Why you should always wear your nice clothes (and other things) cover image

Why you should always wear your nice clothes (and other things)

Dorian Minors • May 4, 2015

This is an archived article from our predecessor website, The Dirt Psychology. The idea there was to take psychological scholarship and turn it into wisdom. The Armchair Collective tries to go a little further than just psychology. As such, these articles live here in archive form, until they're updated.

The Weekly Dispatch

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You're missing opportunities - stop that!

There is a common misperception that much of success is born out of luck. That opportunity is born out of being in the 'right place' at the 'right time'. To an extent, this is true. BUT not to the extent we often believe. In the late 1960's, Martin Seligman discovered that if you teach dogs that they can't escape an electric shock, some dogs will give up trying and collapse in a corner, whimpering. This became a foundation for studies of depression - at risk of oversimplifying, if the world hits you hard enough, for long enough, you might 'learn' that it'll never end. However, this phenomenon, called 'learned helplessness' has been found to infect people at sub-clinical levels too. Learned helplessness could very well be causing you to miss opportunities that exist, purely because you have 'learned' that you aren't lucky enough. Well, in this video, Derek from Veritasium explains just how you can beat that and trust me - it's inspiring.

"Putting on formal clothes makes us feel powerful, and that changes the... way we see the world".

In a new study in the Journal of Social Psychological and Personality Science, psychologists have found that wearing more formal clothing (such as a suit) is related to thinking more broadly and holistically. When you test people in casual clothes against those in formal clothes, those in formal clothes are more capable at abstract thinking. As this article in The Atlantic summarises, abstract thinking means you're more likely to make smart financial decisions and less likely to get hurt by criticism, as abstract thinking allows you to look at the bigger picture.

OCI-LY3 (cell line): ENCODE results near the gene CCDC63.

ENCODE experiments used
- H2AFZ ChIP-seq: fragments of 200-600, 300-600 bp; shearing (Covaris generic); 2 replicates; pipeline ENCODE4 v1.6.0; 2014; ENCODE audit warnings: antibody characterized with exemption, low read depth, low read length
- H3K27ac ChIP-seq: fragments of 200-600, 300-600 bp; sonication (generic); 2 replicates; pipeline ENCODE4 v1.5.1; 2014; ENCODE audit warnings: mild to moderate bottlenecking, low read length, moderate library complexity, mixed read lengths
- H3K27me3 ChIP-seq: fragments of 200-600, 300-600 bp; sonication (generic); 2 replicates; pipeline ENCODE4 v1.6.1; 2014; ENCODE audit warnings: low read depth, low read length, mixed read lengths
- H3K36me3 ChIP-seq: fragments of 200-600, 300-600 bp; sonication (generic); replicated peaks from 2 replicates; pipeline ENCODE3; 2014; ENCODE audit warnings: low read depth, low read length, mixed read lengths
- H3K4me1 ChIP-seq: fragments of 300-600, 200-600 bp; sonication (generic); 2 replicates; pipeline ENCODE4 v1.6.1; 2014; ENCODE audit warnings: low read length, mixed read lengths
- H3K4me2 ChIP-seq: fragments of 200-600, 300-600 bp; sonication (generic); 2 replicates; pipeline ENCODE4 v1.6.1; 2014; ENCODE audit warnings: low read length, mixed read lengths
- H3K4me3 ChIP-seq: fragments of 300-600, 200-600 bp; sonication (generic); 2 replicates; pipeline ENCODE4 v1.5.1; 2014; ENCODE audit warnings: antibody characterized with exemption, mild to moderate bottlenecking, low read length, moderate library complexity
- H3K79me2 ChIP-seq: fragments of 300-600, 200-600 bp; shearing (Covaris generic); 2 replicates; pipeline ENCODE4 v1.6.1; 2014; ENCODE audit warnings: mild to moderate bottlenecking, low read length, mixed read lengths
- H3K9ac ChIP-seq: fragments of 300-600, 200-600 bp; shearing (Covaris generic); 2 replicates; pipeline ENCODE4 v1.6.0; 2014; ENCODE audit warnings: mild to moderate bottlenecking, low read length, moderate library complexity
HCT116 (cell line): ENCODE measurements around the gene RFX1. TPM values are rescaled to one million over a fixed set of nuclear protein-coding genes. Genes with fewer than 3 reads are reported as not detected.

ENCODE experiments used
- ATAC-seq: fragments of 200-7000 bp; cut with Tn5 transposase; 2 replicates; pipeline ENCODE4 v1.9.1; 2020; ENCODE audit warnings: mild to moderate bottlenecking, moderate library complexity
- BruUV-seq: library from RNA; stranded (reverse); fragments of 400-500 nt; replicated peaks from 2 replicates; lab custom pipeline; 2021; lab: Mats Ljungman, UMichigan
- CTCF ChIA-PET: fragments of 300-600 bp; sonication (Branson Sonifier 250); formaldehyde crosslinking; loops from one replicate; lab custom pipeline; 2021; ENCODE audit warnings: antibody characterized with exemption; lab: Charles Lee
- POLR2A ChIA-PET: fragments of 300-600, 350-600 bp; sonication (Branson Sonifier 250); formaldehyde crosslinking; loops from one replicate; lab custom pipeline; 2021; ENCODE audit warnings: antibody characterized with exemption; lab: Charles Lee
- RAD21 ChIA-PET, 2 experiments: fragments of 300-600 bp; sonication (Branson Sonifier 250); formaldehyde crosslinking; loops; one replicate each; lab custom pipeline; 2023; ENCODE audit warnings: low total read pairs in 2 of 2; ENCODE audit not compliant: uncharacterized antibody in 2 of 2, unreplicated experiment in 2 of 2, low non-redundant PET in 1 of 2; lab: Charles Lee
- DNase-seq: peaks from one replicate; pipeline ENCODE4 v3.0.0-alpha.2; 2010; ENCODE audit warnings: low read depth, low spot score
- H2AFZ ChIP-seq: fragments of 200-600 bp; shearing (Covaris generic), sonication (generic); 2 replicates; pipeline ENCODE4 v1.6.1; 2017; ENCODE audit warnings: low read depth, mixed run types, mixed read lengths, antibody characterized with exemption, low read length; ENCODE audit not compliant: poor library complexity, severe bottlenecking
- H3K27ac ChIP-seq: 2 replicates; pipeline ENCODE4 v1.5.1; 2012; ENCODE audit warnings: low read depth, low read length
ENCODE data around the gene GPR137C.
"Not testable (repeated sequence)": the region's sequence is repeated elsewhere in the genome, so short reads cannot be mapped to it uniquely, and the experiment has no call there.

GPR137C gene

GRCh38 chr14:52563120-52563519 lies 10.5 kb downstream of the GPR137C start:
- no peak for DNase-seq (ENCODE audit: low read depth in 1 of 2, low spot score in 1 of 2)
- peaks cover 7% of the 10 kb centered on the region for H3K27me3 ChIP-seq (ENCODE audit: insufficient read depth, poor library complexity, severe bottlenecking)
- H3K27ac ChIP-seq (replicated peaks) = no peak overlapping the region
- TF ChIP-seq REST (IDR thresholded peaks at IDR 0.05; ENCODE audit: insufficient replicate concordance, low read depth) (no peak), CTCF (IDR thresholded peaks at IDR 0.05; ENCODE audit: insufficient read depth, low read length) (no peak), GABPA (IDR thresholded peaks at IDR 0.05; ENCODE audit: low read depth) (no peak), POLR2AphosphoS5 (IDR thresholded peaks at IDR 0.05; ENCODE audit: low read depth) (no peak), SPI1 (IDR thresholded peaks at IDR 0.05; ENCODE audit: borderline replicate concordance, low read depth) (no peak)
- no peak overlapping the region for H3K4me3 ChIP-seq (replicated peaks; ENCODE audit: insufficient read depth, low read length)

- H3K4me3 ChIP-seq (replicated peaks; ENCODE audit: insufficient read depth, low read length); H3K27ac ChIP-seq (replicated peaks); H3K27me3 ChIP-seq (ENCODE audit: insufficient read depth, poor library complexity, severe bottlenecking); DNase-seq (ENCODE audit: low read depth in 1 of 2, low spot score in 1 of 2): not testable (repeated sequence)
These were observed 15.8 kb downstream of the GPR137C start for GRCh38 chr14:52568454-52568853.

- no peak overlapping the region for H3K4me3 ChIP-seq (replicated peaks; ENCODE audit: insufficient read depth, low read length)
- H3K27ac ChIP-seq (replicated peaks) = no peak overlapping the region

We procrastinate because we're scared of getting old.

Procrastination isn't always just a result of our brains craving novel, stimulating things over more mundane tasks (which is the commonly accepted psychological explanation). Research shows that there are many issues connected to the phenomenon of procrastination. It might be the result of sadness or anger in our lives, or attentional problems (think ADHD). But, as one psychologists puts it,  procrastination is sometimes the result of a fear of getting older. Spontaneity, impulsivity and creativity are all hallmarks of childhood and as some clients note, ordinary tasks are at odds with these characteristics and when we realise this, the fear kicks in.

Major roads aren't just noisy and ugly, they can actually cause silent strokes.

Using satellite imagery and measurements of air pollutions, new research has come out that inimitably links the air pollution from major roadways to a 46% increase in our risk of stroke and ages us biologically by about a year. Not only that, but they can cause cardiovascular problems and heart attacks. What's missing is just how far we need to go to get away. Sounds like an excuse to go travelling somewhere cleaner to me.

Five myths about cheating, busted.

To start, cheating happens all the time, not just when we're at the end of a relationships or during hard times. Second, money and conservativeness only have a small effect on how likely you are to cheat. Third, spicing up your sexy time doesn't always mean we won't cheat. Fourth, between 70-75% of married people have cheated on their partner. And finally, no one agrees on what cheating really is (which kind of makes the rest of this thing mute, doesn't it). Turning scholarship into wisdom without the usual noise and clutter, we dig up the dirt on psychological theories you can use. Become an armchair psychologist at The Dirt Psychology.

Turning scholarship into wisdom we can use at The Armchair Collective.

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Dorian Minors

I mostly do brain science. Sometimes I train honeybees. I promise they're related. I made this site because there's no reason why scholars should be the only ones to own knowledge. My special interests are interpersonal relationships, the science of community, spirituality and the brain, and the neural basis of complex behaviour. I hope this stuff is as interesting to you as it is to me. You can find out more about me here.